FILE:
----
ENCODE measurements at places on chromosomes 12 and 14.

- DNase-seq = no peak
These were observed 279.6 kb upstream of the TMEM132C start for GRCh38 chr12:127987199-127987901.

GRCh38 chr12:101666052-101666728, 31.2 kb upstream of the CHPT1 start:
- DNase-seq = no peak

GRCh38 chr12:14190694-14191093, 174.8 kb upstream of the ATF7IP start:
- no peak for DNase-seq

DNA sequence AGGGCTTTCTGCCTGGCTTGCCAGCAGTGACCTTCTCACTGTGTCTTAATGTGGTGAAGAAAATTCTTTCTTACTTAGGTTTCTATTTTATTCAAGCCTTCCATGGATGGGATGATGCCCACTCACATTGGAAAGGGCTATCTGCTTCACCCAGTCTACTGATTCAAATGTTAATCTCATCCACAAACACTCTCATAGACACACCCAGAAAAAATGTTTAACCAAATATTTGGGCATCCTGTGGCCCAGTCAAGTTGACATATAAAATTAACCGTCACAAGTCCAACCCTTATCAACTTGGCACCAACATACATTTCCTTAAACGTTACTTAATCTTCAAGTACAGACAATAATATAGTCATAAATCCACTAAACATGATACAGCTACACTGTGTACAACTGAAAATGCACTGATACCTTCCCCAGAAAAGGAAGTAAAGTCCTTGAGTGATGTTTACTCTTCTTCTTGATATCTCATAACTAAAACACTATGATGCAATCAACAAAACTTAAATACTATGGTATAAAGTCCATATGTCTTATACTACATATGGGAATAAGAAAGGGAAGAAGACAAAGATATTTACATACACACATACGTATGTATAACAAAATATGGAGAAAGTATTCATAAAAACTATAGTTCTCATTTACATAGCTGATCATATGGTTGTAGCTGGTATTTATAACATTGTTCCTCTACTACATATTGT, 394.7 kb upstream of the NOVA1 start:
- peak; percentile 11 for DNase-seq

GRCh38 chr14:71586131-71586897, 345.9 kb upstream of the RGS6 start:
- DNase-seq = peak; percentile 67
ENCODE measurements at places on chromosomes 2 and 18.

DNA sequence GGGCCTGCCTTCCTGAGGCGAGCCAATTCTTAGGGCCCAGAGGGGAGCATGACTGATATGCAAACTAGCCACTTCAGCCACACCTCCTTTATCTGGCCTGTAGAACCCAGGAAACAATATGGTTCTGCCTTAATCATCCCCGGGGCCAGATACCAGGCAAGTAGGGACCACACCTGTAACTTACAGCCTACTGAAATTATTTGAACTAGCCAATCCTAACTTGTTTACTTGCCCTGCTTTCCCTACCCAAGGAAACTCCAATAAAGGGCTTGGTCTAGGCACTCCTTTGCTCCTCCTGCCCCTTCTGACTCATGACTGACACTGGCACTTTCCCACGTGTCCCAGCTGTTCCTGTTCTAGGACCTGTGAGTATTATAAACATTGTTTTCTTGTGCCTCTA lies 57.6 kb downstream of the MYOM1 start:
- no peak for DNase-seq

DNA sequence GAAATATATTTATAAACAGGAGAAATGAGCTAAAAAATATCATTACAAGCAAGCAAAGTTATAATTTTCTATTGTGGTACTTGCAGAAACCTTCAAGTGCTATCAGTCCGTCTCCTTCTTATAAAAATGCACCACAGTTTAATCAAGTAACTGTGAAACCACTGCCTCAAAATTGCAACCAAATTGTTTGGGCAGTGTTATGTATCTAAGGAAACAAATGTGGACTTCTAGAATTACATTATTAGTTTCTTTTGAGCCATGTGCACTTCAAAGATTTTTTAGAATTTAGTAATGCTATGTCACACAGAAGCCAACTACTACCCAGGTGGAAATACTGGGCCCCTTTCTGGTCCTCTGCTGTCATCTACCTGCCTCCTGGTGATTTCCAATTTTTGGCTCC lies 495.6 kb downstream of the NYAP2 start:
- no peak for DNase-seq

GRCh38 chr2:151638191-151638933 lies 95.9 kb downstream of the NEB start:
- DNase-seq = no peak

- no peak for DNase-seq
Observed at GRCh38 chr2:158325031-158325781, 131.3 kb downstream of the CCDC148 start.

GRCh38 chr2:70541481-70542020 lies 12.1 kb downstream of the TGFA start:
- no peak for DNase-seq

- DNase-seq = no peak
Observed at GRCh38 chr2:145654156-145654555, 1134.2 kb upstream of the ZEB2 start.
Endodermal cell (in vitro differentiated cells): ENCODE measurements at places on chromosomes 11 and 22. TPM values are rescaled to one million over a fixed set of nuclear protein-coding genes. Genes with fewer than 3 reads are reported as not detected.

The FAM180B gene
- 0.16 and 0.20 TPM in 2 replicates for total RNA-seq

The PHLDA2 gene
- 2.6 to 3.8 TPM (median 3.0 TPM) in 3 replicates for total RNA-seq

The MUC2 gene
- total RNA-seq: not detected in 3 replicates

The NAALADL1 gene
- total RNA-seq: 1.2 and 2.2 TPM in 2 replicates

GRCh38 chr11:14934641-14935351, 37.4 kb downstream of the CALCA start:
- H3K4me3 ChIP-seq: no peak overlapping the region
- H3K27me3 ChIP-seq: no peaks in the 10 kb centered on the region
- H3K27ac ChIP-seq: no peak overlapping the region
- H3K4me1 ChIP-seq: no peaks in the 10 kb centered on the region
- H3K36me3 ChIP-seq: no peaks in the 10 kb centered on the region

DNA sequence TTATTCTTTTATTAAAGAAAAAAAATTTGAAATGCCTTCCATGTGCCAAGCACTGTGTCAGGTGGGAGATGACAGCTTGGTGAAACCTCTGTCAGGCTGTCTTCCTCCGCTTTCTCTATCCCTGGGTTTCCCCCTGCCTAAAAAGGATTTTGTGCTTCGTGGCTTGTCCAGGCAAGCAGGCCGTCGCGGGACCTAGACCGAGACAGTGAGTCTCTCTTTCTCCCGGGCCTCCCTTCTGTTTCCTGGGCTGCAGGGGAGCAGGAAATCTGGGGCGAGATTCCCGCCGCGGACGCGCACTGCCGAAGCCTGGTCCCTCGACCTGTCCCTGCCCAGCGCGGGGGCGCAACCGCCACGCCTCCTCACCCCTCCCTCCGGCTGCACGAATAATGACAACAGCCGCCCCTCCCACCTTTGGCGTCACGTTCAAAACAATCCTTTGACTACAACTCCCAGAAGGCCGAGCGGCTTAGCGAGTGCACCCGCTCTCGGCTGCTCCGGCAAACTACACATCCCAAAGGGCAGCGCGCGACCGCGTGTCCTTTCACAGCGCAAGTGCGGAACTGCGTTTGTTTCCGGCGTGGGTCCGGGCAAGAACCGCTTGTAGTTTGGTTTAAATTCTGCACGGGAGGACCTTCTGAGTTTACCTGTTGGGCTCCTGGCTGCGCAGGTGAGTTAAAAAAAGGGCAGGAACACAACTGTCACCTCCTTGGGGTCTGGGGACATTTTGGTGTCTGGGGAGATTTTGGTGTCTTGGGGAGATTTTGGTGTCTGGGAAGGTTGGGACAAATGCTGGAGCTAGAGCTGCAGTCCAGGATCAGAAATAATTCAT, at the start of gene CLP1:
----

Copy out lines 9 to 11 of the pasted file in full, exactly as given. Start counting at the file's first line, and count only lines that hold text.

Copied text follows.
- peak; percentile 11 for DNase-seq

GRCh38 chr14:71586131-71586897, 345.9 kb upstream of the RGS6 start:
- DNase-seq = peak; percentile 67